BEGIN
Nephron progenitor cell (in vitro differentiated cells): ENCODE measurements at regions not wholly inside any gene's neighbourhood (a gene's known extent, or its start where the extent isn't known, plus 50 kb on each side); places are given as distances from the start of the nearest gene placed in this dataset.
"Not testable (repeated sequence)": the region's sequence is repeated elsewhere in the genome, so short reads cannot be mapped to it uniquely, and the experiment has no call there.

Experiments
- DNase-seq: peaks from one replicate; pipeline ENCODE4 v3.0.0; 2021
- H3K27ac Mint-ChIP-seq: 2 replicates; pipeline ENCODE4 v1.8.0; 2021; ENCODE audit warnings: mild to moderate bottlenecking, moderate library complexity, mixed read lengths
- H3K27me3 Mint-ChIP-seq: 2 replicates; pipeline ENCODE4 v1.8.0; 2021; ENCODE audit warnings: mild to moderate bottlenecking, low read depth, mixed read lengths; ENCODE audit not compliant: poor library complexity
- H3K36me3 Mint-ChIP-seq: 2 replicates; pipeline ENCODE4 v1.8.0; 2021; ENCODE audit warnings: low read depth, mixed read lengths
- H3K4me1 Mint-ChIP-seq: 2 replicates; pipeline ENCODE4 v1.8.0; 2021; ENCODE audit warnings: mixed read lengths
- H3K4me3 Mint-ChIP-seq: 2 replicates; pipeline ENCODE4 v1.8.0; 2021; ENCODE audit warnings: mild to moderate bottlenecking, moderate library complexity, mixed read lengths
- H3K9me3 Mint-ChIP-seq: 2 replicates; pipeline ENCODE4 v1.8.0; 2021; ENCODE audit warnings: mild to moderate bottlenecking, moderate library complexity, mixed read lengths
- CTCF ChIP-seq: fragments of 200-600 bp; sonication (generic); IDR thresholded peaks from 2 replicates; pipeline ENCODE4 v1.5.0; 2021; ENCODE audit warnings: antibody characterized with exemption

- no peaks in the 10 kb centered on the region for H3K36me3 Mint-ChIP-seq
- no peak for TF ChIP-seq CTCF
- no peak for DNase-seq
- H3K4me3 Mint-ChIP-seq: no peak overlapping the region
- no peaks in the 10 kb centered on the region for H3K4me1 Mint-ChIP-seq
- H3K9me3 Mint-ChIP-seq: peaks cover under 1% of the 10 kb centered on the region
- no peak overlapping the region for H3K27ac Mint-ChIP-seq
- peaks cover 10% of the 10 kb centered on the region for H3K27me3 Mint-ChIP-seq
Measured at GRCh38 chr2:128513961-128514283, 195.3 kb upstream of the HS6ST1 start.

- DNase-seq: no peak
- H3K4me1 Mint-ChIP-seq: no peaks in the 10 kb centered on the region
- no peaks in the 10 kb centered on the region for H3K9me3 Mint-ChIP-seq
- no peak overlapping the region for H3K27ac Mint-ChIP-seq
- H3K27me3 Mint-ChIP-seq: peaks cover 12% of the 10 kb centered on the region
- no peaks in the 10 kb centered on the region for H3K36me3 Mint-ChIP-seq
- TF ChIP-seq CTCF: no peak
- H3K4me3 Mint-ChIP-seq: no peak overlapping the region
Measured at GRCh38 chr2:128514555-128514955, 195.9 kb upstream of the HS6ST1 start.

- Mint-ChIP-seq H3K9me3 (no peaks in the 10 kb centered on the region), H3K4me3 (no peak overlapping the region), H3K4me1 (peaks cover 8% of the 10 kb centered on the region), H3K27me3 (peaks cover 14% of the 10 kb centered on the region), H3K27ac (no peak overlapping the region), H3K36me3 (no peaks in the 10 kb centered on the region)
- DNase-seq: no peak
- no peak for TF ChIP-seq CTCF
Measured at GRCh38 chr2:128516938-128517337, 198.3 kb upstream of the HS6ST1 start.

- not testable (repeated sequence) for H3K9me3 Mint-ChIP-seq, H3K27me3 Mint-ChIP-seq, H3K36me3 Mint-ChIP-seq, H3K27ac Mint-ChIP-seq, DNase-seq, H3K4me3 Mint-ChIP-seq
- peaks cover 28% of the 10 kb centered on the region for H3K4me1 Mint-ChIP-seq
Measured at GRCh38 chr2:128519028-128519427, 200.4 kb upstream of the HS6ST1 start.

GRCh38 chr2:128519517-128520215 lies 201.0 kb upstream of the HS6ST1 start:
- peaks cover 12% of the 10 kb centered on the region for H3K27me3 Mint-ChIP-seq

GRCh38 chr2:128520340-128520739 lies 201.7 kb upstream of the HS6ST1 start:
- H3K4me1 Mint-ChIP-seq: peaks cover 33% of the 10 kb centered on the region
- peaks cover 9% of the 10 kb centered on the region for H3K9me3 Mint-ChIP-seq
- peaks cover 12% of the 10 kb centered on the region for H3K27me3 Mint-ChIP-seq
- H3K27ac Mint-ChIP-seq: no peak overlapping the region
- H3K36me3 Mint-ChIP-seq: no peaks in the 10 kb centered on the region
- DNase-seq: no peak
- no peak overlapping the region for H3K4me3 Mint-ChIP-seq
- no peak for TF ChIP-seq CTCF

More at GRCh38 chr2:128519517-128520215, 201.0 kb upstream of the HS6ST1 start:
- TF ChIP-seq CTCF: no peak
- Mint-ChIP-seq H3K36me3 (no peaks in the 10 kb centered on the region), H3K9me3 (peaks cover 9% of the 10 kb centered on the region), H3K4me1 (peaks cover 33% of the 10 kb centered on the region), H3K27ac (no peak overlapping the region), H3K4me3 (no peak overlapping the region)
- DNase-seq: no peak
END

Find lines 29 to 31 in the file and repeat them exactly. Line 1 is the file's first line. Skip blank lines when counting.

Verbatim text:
Measured at GRCh38 chr2:128514555-128514955, 195.9 kb upstream of the HS6ST1 start.

- Mint-ChIP-seq H3K9me3 (no peaks in the 10 kb centered on the region), H3K4me3 (no peak overlapping the region), H3K4me1 (peaks cover 8% of the 10 kb centered on the region), H3K27me3 (peaks cover 14% of the 10 kb centered on the region), H3K27ac (no peak overlapping the region), H3K36me3 (no peaks in the 10 kb centered on the region)
- DNase-seq: no peak